What You Need to Know about Contemplative Prayer

Ask a Carmelite Sister

Dear Sister,

I understand what it means to pray using vocal prayers, that is, praying aloud either alone or with others. I also understand, I think, about meditation. Meditation is thinking about, reflecting upon, and applying some biblical or other spiritual thought to my own life. But… contemplation? I don’t have a clue. I guess it’s just not for me. I’m a very practical person and have never (yet) been able to grasp this idea of contemplative prayer. Do you have anything that could help me understand?

Dear Friend,

Thank you for your question. It seems to me that most people who are trying to lead a good life sooner or later come to this question. Some people think that maybe they aren’t praying often enough or hard enough or long enough. Others mistakenly try to acquire contemplation through various methods that are “out there.” What all of them need to realize is that prayer is a relationship and it very beautifully grows just like any other relationship.

Prayer, in the general sense, is nothing more than your personal relationship with God. So, let’s talk about relationships. You could choose to talk to someone out loud. That’s vocal prayer. You or you could quietly think about the person. That’s meditation. Or, as in the case of let’s say a couple that’s been married for many, many years, the two of you could just quietly sit together without saying anything at all. That’s contemplation.

Another example would be a beach example. You could stand on the beach and voice aloud a poem which tells how much you love being at the beach. Again, that’s vocal prayer. Or you could engage in the activity of trying to identify different kinds of shells by referring to a book, and then deciding where you might find these shells on this particular beach. That would be like Meditation. Or at sunset you can just sit quietly on the beach and drink in the beauty of the sunset. That would be Contemplation.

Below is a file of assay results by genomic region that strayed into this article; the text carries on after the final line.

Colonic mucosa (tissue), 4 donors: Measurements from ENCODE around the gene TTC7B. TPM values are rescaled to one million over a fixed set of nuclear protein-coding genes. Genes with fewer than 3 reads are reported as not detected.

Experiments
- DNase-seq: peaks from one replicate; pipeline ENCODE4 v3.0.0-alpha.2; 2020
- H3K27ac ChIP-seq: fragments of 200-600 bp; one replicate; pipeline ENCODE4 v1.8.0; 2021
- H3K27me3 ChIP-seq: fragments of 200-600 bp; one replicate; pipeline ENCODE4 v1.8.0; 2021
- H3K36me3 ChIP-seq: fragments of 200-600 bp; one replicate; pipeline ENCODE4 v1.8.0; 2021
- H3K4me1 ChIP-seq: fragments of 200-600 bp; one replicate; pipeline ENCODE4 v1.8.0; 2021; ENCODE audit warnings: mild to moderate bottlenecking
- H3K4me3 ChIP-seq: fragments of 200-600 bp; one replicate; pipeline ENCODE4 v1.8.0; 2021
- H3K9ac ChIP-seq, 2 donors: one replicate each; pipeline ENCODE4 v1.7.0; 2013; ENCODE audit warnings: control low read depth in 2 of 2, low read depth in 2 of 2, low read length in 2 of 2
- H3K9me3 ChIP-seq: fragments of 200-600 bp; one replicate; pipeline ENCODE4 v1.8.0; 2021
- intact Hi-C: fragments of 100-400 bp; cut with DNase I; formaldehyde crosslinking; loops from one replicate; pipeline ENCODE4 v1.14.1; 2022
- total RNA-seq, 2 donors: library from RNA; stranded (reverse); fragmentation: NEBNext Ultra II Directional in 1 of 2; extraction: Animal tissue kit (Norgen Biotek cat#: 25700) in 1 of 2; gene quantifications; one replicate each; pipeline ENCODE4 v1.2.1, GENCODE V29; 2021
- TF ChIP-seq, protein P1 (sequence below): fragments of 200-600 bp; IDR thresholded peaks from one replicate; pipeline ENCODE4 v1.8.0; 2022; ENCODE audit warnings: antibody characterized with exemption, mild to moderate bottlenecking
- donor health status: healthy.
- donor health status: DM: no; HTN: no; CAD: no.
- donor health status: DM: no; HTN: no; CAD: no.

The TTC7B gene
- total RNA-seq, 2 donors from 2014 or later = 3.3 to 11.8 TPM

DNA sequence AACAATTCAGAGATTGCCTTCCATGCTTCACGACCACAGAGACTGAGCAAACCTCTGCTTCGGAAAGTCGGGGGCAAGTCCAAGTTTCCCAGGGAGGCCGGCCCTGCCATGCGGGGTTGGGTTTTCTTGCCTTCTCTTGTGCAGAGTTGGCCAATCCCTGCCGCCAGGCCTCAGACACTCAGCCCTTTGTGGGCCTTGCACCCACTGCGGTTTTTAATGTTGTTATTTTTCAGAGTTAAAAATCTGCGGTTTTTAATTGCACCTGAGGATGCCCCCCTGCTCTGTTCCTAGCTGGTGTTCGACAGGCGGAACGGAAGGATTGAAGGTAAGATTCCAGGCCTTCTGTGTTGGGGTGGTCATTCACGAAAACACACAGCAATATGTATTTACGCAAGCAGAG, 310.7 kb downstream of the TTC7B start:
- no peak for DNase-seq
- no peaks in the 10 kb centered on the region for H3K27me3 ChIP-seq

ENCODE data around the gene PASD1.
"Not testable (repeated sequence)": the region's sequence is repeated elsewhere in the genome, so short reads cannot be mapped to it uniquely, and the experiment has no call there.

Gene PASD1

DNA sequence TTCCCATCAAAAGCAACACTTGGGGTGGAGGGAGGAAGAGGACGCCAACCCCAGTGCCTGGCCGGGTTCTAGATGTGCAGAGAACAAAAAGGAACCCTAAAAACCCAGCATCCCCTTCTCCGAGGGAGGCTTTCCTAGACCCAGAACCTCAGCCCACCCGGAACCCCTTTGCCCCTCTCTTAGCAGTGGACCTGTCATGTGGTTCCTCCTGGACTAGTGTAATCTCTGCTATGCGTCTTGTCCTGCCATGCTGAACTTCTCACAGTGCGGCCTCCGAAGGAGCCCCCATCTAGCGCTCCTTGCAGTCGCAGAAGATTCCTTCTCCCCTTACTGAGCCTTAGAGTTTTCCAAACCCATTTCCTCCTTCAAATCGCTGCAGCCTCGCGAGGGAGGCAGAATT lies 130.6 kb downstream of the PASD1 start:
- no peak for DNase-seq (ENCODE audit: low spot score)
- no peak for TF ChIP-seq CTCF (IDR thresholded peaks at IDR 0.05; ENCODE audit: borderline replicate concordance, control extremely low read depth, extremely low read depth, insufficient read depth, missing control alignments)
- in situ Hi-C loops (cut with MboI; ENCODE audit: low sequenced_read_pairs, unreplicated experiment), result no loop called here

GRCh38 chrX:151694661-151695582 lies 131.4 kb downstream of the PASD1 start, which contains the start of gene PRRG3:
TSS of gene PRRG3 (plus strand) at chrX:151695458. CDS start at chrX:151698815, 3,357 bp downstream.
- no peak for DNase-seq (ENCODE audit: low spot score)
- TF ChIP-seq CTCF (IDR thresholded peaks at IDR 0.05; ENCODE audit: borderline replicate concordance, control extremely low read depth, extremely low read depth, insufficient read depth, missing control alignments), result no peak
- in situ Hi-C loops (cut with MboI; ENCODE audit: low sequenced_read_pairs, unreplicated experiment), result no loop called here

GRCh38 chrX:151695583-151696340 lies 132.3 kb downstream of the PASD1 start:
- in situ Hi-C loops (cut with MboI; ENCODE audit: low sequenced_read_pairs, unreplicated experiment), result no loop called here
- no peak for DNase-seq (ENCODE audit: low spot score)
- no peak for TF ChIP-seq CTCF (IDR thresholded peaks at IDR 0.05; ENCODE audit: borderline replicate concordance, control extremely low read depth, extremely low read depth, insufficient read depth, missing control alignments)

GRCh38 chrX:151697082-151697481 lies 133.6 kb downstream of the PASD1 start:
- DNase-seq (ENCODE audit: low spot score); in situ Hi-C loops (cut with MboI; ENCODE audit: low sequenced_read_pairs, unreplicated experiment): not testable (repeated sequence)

A new baby in the home provides another example. The mom can talk to the baby or sing. That’s like vocal prayer. Or, she could read about parenting and apply what she is reading to her own baby. That’s like meditation. Or she could hold her newborn baby in her arms and just look with love at that beautiful infant. That is contemplation.

St. John of the Cross

St. John of the Cross teaches that in the normal progression of the prayer journey, one starts with vocal prayers, then moves into meditation, and ultimately reaches contemplative prayer – although this is not a hard and fast rule.

He gives three criteria to help one see if he or she is at the transition into contemplative prayer. Here they are:

Three Signs of Transition into Contemplative Prayer

“The first [sign] is that as these souls do not get satisfaction or consolation from the things of God, they do not get any from creatures either.”

The soul experiences a lack of satisfaction either in God’s things or in creatures. Material or sensual pleasures no longer satisfy you, but at the same time there is nothing else, material or spiritual that satisfies you, either.

“The second sign . . . is that the memory ordinarily turns to God solicitously and with painful care, and the soul thinks it is not serving God but turning back, because it is aware of this distaste for the things of God.”

The soul feels as though it is not serving God, and may even have distaste for spiritual things. Whereas before, it was easy or comforting to pray, it no longer is. In fact, you may not even want to pray anymore. The soul wonders if it is taking a step backward, rather than forward, wondering if it has done something wrong and is being punished.

“The third sign . . . is that the powerlessness, in spite of one’s efforts, to meditate and make use of the imagination . . . as was one’s previous custom.”

It is impossible to meditate. The previous way of prayer doesn’t work at all anymore and there doesn’t seem to be a new way of prayer emerging yet.


Basically, that’s it. Father Thomas Dubay, during retreats he has given to our community of sisters, would say the following, “If you experience a dry longing for God, and can’t seem to pray anymore like you used to, you are transitioning into contemplative prayer.”